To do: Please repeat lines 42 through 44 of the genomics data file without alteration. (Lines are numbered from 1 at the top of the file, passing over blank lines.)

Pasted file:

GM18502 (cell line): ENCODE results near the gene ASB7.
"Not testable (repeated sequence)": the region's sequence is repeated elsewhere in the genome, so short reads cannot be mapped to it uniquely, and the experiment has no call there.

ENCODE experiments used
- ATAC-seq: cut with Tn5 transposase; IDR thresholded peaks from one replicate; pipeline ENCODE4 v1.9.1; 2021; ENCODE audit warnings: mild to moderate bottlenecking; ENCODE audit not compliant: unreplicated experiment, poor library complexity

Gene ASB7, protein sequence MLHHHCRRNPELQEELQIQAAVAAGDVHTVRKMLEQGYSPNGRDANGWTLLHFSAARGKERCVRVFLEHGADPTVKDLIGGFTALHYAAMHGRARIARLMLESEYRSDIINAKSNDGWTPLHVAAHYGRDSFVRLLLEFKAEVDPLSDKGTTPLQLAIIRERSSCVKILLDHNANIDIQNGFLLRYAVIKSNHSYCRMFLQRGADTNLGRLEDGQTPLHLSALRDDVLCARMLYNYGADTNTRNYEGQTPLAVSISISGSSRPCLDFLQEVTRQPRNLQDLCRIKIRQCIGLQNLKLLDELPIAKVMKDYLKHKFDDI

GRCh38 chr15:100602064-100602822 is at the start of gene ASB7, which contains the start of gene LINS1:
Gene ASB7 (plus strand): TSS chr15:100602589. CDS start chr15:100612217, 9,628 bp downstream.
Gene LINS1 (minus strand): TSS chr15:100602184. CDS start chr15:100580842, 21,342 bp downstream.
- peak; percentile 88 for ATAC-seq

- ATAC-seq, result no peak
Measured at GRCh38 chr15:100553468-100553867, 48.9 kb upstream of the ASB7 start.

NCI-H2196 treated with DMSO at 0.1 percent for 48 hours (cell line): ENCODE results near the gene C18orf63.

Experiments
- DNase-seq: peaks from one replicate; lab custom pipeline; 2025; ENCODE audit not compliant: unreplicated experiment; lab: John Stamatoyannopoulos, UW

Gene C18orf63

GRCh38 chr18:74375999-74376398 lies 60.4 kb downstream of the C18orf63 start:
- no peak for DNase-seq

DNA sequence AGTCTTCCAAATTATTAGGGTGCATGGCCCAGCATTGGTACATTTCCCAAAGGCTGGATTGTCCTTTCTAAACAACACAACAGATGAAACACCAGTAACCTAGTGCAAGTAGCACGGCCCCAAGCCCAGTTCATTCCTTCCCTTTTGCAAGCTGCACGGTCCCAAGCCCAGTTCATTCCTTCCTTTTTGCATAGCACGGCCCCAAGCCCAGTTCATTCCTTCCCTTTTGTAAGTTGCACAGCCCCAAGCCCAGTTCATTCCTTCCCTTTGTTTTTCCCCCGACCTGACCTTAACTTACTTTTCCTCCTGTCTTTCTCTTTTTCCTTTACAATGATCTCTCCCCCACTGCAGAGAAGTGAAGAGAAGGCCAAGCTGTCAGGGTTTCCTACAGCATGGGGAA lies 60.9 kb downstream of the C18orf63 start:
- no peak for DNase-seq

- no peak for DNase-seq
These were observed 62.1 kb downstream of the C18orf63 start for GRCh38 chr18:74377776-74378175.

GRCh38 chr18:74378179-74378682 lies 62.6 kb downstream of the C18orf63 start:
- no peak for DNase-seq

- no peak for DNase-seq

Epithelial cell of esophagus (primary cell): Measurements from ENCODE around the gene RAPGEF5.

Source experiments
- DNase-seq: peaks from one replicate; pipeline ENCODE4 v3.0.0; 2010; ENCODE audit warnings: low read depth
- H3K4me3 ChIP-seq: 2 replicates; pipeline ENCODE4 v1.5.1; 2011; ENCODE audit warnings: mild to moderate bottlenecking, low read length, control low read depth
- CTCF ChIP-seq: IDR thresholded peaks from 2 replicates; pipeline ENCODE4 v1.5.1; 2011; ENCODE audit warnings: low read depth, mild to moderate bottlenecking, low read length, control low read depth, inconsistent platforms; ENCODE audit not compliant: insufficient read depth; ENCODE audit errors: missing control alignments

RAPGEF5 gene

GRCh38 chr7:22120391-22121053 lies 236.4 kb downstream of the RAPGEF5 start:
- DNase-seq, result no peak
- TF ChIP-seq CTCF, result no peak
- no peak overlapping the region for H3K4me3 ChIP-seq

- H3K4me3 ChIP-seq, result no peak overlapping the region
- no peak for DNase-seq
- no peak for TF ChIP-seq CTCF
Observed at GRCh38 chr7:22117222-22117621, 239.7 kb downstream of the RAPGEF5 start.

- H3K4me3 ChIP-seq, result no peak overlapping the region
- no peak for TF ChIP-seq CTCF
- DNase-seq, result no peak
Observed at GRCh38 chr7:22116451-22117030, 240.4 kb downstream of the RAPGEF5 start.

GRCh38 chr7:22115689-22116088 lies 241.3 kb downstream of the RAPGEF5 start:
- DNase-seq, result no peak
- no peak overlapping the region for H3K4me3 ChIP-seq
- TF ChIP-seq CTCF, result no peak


Observed at GRCh38 chr7:22116451-22117030, 240.4 kb downstream of the RAPGEF5 start.

GRCh38 chr7:22115689-22116088 lies 241.3 kb downstream of the RAPGEF5 start:
- DNase-seq, result no peak